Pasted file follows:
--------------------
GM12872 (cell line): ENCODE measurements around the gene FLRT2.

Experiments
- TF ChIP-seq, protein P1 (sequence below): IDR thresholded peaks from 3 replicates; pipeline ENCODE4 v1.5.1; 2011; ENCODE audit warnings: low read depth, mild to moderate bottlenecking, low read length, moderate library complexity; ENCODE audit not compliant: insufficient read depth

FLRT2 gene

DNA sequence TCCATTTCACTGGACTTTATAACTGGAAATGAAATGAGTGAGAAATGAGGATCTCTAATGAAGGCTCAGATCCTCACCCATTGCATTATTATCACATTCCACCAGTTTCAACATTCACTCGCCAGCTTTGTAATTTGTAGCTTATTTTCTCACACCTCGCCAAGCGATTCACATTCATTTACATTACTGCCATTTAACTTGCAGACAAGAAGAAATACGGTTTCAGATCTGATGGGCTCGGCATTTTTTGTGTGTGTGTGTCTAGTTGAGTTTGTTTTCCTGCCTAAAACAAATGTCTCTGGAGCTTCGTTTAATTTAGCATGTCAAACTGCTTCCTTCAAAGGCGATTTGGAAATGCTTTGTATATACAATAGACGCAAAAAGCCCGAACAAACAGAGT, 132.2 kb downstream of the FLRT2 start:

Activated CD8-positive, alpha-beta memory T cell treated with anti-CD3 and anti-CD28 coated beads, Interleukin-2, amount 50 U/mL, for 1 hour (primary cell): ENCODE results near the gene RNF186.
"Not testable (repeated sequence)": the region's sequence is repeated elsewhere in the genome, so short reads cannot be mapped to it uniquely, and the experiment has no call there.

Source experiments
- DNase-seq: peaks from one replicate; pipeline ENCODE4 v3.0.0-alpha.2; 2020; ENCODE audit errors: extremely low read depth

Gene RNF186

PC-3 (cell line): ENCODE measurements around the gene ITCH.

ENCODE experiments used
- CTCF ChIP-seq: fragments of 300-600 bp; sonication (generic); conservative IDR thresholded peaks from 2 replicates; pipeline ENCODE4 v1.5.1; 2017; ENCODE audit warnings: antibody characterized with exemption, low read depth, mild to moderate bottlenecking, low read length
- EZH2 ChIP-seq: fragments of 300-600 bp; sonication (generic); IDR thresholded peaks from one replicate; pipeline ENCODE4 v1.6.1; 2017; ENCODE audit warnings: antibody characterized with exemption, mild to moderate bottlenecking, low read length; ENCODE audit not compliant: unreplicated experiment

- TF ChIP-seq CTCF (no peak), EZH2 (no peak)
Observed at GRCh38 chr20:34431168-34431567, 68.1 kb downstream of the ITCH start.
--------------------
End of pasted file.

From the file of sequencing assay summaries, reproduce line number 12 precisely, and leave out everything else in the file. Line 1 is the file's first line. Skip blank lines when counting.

ENCODE experiments used